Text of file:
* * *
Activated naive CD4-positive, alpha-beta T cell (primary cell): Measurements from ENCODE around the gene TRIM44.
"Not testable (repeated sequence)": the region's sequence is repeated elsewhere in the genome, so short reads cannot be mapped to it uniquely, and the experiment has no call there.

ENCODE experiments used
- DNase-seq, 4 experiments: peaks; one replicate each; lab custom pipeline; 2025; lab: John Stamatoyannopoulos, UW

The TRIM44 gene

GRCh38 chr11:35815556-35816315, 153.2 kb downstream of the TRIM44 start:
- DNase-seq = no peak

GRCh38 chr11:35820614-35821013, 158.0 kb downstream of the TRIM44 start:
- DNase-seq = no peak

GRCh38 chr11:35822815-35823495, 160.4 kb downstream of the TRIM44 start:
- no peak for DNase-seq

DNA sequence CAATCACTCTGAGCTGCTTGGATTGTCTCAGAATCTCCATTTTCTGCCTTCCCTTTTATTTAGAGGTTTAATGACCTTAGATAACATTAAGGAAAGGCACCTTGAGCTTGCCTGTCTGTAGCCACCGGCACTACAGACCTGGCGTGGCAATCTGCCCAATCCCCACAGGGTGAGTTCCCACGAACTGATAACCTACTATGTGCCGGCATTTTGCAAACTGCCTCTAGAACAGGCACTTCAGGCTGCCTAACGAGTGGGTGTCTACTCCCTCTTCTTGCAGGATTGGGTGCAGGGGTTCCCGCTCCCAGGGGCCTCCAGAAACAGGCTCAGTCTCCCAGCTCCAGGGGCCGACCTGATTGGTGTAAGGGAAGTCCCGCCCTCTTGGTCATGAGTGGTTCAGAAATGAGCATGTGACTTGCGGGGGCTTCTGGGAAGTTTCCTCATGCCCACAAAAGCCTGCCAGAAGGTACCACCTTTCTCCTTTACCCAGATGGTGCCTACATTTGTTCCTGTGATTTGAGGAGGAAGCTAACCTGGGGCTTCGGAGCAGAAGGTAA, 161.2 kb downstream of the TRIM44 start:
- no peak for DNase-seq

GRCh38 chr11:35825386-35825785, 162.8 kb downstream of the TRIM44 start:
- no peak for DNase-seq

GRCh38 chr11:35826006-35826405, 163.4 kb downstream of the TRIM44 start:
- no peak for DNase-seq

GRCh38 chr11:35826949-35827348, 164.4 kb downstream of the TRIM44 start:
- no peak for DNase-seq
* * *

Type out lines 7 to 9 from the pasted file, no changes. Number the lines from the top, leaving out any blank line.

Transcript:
- DNase-seq = no peak

GRCh38 chr11:35820614-35821013, 158.0 kb downstream of the TRIM44 start:
- DNase-seq = no peak